That government of the people, by the people, for the people, shall not perish!
Recently I spent some time with a person I respect highly, who is very intelligent, and who has thought about and reached conclusions concerning America’s Constitution. This person, who is representative of many others, believes that a document written hundreds of years ago is meaningless in today’s America. He cited the fact that many of the Framers were slave owners, they could not have imagined a nation of hundreds of millions, they could not foresee the technologically rich environment we call home, or the diverse population that now constitutes the body politic.
None of the things cited above can be refuted because they are all true.
First of all, what is a constitution? A constitution organizes, distributes and regulates the power of the state. A constitution sets out the structure of the state, the major state institutions, and the principles governing their relations with each other and with the state’s citizens.
So, why do we have a written Constitution, and does this written Constitution still matter?
When the American Revolutionaries broke free from Great Britain they wanted to build their new nation on a solid foundation. They most assuredly did not want what they had just rebelled against, a monarchy or an unlimited government.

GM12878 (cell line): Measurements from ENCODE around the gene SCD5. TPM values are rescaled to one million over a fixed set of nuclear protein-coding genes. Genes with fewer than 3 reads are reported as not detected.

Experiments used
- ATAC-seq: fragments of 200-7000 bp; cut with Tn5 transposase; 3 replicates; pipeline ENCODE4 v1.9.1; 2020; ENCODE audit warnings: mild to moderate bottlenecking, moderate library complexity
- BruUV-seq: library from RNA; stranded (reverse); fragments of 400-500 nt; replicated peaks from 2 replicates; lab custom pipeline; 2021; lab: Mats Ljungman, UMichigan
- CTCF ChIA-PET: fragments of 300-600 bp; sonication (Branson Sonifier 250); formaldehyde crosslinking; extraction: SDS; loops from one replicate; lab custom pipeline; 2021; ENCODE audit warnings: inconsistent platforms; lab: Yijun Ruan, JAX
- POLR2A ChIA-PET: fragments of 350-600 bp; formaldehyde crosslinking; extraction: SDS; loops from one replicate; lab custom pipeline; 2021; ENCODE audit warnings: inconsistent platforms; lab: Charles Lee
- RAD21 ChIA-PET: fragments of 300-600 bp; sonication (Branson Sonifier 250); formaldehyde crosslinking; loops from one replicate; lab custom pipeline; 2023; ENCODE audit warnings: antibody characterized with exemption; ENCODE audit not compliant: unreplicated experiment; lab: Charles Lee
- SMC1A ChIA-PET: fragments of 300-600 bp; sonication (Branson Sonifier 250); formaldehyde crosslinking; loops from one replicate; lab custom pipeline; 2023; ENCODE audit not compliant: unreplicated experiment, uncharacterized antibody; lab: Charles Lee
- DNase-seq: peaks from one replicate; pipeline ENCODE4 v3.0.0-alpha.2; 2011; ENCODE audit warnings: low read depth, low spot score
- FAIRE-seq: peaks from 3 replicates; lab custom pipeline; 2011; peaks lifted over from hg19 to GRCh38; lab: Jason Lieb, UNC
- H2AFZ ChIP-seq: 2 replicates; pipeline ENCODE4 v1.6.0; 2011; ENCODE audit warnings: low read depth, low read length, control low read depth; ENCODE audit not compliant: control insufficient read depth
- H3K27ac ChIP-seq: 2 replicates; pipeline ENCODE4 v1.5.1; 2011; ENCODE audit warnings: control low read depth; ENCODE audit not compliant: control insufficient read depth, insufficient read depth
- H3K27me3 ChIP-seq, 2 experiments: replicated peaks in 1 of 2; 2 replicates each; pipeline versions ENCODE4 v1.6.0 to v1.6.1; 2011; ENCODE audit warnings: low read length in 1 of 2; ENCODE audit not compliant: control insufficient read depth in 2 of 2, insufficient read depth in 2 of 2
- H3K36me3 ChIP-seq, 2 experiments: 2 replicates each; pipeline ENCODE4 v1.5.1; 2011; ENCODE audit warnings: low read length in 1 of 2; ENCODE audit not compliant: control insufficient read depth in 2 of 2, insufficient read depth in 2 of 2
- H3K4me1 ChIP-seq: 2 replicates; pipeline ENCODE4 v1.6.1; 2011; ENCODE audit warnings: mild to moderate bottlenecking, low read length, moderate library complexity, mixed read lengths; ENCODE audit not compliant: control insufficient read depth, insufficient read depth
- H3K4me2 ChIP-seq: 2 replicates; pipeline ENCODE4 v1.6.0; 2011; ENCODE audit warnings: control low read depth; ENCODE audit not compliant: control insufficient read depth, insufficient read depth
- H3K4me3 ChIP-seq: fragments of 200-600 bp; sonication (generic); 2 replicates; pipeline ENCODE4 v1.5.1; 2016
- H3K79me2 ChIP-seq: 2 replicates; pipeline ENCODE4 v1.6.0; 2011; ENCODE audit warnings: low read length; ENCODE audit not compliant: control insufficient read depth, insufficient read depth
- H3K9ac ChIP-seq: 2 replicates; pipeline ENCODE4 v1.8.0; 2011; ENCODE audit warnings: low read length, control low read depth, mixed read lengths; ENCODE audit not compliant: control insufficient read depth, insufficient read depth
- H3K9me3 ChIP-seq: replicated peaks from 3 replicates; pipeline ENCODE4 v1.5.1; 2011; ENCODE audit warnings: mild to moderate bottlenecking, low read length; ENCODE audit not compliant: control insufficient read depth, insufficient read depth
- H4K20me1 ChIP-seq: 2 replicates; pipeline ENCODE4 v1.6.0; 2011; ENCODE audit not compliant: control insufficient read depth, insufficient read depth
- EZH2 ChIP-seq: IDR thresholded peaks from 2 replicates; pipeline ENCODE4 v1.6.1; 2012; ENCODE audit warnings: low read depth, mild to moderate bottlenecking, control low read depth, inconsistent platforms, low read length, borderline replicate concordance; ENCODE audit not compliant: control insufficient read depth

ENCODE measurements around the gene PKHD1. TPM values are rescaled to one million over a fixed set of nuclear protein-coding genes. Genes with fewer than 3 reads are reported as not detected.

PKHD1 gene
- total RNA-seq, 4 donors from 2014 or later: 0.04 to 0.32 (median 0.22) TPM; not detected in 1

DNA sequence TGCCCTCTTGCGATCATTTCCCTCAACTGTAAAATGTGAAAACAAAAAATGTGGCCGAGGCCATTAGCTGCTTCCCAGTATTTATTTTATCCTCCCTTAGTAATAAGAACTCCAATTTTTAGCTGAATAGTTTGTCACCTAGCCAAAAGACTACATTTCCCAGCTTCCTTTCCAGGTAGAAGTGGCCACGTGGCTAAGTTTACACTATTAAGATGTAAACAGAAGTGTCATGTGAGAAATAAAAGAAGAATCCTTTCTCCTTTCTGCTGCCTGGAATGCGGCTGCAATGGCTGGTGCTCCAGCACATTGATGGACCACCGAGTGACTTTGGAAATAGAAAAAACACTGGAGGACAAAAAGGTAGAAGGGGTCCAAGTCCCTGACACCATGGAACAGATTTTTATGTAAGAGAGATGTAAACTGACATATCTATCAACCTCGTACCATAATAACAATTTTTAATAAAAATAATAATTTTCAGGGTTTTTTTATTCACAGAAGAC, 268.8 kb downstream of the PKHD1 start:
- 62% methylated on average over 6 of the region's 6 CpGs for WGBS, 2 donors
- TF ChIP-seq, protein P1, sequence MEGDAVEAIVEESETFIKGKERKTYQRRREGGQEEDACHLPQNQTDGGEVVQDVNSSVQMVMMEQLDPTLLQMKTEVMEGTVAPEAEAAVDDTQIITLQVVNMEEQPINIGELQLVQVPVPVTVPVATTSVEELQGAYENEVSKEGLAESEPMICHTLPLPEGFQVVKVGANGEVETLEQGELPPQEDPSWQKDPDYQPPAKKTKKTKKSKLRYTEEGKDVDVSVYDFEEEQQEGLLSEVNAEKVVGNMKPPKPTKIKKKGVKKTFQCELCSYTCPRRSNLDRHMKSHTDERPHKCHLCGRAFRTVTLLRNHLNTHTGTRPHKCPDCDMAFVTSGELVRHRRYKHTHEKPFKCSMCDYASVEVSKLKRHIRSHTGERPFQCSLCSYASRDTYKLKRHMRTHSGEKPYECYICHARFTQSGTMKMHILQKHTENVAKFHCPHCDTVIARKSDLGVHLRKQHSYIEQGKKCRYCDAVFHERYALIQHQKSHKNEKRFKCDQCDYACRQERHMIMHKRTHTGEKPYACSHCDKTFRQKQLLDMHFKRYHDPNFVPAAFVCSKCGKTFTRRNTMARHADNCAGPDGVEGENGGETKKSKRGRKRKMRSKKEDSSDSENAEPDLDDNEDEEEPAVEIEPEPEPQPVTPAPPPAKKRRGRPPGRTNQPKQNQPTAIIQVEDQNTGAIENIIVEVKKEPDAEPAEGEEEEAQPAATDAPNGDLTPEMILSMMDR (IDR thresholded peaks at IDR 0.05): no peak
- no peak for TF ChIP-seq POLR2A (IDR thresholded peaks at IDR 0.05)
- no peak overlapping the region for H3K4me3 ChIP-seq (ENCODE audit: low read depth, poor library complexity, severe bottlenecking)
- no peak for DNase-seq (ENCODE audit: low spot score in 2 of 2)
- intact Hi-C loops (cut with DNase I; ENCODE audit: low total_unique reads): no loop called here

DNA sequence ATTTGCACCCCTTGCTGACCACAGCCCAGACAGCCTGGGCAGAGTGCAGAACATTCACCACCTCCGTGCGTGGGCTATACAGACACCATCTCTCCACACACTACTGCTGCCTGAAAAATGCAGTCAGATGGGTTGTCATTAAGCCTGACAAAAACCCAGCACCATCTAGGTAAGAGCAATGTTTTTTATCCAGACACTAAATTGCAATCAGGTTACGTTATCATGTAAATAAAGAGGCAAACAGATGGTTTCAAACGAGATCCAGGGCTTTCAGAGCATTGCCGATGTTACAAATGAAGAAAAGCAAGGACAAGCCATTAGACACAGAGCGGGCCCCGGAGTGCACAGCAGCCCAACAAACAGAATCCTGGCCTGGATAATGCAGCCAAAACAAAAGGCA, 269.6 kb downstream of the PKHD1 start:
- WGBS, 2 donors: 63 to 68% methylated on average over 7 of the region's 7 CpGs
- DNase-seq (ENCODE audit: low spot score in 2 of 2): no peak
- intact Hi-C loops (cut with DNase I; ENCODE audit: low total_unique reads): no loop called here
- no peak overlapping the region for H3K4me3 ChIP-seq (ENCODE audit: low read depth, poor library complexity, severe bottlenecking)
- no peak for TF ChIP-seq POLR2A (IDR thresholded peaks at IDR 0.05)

Did the British have a constitution? In the Eighteenth Century just as it is now Britain is unusual in that it has an ‘unwritten’ constitution: unlike the great majority of countries there is no single legal document which sets out in one place the fundamental laws outlining how the state works. Britain’s lack of a ‘written’ constitution can be explained by its history. In other countries, many of whom have experienced revolution or regime change, it has been necessary to start from scratch or begin from first principles, constructing new state institutions and defining in detail their relations with each other and their citizens. By contrast, the British Constitution has evolved over a long period of time, reflecting the relative stability of the British polity. It has never been thought necessary to consolidate the basic building blocks of this order in Britain. What Britain has instead is an accumulation of various statutes, conventions, judicial decisions and treaties which collectively can be referred to as the British Constitution. It is thus more accurate to refer to Britain’s constitution as an ‘uncodified’ constitution, rather than an ‘unwritten’ one.